Over one-third of all animal species in the world lives in the Amazon River system and its surrounding rainforest. Among all this flying, creeping, swimming, slithering, running, climbing fauna, the Amazon pink river dolphins are an especially appealing presence with their playful nature and pastel coloration.
Various species of freshwater cetaceans exist only in the rivers of Asia and South America. The first regional survey of river dolphins in the Amazon and Orinoco river basins, conducted in 2006 by the Omacha Foundation with support from the World Wildlife Fund, found the Amazon river dolphins to be faring far better than their Asian relatives. Although threatened by human activities such as fishing and dam building, their estimated population of around 40,000 means that conservation measures may yet save the species.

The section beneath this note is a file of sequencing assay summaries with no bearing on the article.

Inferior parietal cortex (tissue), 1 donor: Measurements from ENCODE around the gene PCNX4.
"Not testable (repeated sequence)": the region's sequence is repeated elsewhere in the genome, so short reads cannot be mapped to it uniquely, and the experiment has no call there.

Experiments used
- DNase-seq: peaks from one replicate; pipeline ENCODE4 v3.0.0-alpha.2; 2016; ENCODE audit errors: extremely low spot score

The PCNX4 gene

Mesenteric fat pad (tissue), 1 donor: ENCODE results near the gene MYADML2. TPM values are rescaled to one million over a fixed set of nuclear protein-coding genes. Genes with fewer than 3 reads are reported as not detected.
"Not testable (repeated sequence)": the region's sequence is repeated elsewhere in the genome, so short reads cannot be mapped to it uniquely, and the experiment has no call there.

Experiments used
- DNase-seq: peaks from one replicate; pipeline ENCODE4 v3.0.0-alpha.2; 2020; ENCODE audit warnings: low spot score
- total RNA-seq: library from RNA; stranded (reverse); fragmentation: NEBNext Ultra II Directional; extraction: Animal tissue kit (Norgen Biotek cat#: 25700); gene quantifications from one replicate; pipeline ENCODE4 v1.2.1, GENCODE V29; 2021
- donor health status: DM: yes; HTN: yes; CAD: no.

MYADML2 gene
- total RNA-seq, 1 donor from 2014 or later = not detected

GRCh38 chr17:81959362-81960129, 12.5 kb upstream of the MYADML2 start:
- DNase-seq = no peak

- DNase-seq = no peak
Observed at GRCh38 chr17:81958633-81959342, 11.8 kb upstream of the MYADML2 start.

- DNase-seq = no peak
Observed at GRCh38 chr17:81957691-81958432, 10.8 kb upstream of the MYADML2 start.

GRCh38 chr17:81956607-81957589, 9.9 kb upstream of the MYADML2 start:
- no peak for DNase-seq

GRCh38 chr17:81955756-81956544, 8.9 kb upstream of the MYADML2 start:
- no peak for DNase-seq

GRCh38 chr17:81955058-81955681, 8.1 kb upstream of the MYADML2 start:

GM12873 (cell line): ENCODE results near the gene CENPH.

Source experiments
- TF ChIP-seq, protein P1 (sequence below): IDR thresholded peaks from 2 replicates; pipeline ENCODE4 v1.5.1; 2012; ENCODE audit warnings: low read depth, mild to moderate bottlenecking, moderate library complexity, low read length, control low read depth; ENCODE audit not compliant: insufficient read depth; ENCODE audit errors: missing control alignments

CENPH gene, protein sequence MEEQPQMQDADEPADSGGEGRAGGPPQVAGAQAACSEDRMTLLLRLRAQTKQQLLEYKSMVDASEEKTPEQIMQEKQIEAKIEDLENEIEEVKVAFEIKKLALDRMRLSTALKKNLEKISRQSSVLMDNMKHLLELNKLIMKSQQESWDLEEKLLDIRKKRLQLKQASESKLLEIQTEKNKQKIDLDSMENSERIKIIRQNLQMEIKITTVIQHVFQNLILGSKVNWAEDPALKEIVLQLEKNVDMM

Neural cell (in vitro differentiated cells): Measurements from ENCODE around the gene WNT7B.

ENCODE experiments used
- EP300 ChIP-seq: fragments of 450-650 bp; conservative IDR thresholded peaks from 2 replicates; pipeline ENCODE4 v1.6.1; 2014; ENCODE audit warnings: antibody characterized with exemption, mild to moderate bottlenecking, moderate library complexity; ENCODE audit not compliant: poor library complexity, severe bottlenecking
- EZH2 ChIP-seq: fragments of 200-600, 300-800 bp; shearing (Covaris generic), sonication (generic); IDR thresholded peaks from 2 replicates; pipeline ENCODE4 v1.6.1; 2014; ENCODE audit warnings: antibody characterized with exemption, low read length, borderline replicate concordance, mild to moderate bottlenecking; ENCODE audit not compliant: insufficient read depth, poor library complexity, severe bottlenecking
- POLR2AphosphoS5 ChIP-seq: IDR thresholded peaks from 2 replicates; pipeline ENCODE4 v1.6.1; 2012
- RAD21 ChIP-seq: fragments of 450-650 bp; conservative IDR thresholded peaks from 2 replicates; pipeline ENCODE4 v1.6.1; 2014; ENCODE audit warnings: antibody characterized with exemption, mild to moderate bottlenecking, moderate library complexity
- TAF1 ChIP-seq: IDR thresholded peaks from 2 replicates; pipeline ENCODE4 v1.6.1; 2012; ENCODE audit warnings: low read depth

Adapted to hunting in the inundated rainforest, Amazon river dolphins differ anatomically from saltwater dolphins. Their long thin snouts enable them to ply tree roots and logs for food; they can simultaneously paddle forward with one flipper while paddling backward with the other, which enables them to leave the river channels and navigate through the trees during the floods of the wet season. Their coloration can range from grey to a spectrum of pinks: dull, pastel, or bright, depending on their age and the murkiness of the water. Exposure to bright sun causes loss of the pink pigmentation.
As a so-called umbrella species, healthy numbers of Amazon pink river dolphins indicate a healthy river ecosystem. Hopefully, increased understanding and maintenance of the delicate balances within the mighty Amazon basin will assure a rosy future for their kind.
Keep your eyes trained on the water for dolphins during our Great Amazon River Cruise!